The 19th Amendment, which gave women the right to vote, was passed by Congress in 1919 and ratified in 1920. The Ward 6 Democrats are celebrating this 100th anniversary by honoring some of the women who have lived or worked in Ward 6 and who have made significant contributions to better our lives and our community.
Women of Ward 6 is a non-partisan recognition of Ward 6’s women, sponsored by the Ward 6 Democrats, in partnership with the National Woman’s Party, the Capitol Restoration Society and the Hill Rag.
If you’d like to nominate a woman for this honor, send an e-mail to firstname.lastname@example.org.
Women of Ward 6
Congresswoman Eleanor Holmes Norton
by Marci Hilt
October’s Woman of Ward 6 is Congresswoman Eleanor Holmes Norton, who is now in her 15th term as the congresswoman for the District of Columbia. She has been a tireless advocate for Statehood for DC residents, as well as working to preserve and create jobs for DC residents.
“After 219 years of Congress denying DC residents congressional voting rights and full local self-government,” she recently said, “we are on the cusp of another historic first for DC statehood in a year of historic firsts for DC statehood. Americans living in all 50 states recognize that this is a fight for fairness and equal representation.”
Women of Ward 6
Diana McLellan (1937-2014)
by Marci Hilt
June’s Woman of Ward 6 is Diana McLellan, who was a self-described “jolly pariah” whose Washington gossip column the Ear became a puckish, first-read chronicle of social news and intrigue in the 1970’s and 80’s.
The Women of Ward 6 Initiative by the Ward 6 Democrats is a non-partisan recognition of Ward 6’s women, which honors women who have worked or lived in Ward 6 and who have made significant contributions.
Diana Blanche Dicken was born Sept. 22, 1937, in Leicester, England. Her father was a British military officer who became a defense attaché in Washington in 1957, and she accompanied him to the city. Her first marriage to Robin Bull, ended in divorce. She wed Richard X. McLellan, Jr., a professor of history, in 1963.
Emily Edson Briggs (1830-1910)
by Marci Hilt
May’s Woman of Ward 6 is Emily Edson Briggs, who won renown by writing a colorful irreverent newspaper column in the mid to late 1880’s under the pen name Olivia, in which she presented the capital’s political scene as social entertainment.
Briggs was the first, and one of the best known, in a long line of Washington society reporters. She was one of the first women to acquire a national reputation in the field of journalism as a newspaper correspondent in Washington, D.C. Nineteenth century women faced major obstacles in their efforts to break into journalism.
Briggs was given access to the halls of Congress during the mid-1800’s, which allowed her to describe the people and events there, becoming the first society reporter as a social commentator.
April’s Women of Ward 6 is the Furies Collective house, a row house at 219 11th Street SE. This house is directly connected with the early expression of the character, role and ideology of the lesbian community as a social and political community in the 1970s. The house became the operational center of The Furies, a lesbian feminist separatist collective, which between 1971 and 1973 led the debate over lesbians’ place in society.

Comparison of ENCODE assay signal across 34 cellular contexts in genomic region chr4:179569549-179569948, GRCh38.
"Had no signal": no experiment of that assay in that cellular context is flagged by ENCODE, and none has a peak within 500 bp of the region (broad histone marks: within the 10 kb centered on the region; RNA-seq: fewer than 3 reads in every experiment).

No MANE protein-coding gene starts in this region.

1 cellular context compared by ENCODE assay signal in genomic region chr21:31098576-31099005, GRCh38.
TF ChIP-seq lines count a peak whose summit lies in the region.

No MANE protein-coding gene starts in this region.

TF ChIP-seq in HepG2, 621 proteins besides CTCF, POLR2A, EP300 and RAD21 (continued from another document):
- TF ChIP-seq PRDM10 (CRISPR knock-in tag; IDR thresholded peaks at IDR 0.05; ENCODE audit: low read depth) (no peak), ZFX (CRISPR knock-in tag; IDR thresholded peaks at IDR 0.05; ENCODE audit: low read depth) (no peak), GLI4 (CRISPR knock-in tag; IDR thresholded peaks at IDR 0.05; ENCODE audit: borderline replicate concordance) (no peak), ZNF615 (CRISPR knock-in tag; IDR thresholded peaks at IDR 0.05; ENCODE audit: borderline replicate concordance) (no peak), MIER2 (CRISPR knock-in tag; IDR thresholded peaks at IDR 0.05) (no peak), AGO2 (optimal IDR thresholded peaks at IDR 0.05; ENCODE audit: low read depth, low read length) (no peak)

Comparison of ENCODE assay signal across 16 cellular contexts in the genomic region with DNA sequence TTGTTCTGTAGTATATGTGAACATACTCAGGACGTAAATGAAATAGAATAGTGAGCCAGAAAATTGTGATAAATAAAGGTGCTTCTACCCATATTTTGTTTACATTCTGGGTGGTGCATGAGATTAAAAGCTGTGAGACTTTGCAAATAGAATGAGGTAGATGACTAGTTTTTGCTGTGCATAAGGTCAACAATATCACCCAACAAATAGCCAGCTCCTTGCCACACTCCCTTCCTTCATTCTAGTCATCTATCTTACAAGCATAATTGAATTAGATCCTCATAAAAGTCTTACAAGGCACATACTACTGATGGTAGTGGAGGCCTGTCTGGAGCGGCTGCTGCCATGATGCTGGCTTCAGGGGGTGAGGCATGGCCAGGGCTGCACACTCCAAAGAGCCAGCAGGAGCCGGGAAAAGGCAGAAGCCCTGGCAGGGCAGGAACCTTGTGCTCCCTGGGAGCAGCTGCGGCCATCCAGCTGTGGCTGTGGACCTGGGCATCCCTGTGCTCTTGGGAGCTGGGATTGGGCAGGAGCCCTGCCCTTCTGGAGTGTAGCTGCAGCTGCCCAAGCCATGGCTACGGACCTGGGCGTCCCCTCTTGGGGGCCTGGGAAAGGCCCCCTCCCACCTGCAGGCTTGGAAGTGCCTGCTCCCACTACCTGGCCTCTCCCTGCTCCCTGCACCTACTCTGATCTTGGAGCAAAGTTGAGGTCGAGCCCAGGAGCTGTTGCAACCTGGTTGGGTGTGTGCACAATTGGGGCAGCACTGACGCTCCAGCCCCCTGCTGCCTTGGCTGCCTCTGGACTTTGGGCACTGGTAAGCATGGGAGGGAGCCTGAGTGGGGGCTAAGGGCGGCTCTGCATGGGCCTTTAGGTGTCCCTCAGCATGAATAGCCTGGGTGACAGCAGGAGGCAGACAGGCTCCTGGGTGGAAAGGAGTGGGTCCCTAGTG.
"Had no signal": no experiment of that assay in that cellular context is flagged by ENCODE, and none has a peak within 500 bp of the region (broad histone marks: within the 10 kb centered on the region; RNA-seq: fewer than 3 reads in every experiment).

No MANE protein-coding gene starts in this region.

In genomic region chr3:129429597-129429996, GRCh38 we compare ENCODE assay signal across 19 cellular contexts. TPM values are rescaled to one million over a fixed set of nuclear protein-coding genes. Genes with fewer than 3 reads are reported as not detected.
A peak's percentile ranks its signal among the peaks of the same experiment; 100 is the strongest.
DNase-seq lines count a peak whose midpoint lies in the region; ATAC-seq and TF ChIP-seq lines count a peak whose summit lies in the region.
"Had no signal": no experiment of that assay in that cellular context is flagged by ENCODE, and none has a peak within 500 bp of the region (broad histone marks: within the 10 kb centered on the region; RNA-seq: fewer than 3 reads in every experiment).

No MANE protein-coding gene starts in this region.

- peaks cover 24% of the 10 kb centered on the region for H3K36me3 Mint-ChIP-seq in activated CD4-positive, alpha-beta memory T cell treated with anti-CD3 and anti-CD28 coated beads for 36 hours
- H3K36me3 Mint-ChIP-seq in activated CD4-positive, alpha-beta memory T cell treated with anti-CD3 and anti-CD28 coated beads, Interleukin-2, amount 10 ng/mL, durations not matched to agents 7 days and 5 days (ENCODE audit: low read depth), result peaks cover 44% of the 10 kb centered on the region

The DC Historic Preservation Review Board designated the house a historic landmark in 2016.
219 11th Street SE
March’s Woman of Ward 6 is Bonny Wolf, an accomplished food writer, who lives on Capitol Hill. You may have heard her on NPR’s Weekend Edition or bought a book she’s written. If you’ve lived in the neighborhood for while, you probably already know Wolf. She shops regularly at Eastern Market and is passionate about the Capitol Hill community. She’s won two writing awards from the Association of Food Journalists.
The Ward 6 Democrats are recognizing and honoring Ward 6 women who have made significant contributions to better our community for the 2020 anniversary of the 19th Amendment, which gave women the right to vote.
February’s Woman of Ward 6 is Sharon Ambrose, a no-nonsense proponent of economic development projects, such as the construction of Nationals Park, when she served as Ward 6’s Councilmember for ten years on the DC Council.
January’s Woman of Ward 6 is Alva Vanderbilt Belmont, a prominent multi-millionaire American socialite and a major figure in the American women’s suffrage movement. She was one of the founders of the National Woman’s Party (NWP) and helped gain support for the 19th Amendment, which gave women the right to vote. The Belmont-Paul Women’s Equality National Monument in Ward 6 is named for Belmont and Alice Paul, another key figure in the fight for women’s voting rights.
November’s Woman of Ward 6 is Ruth Rappaport, a Capitol Hill resident who had a remarkable life and career as a librarian. Rapport’s life spanned her childhood in Germany where she was a witness to the devastation of Kristallnacht and a Leipzig book burning to her death in 2010, after retiring from the Library of Congress in the early 1990s.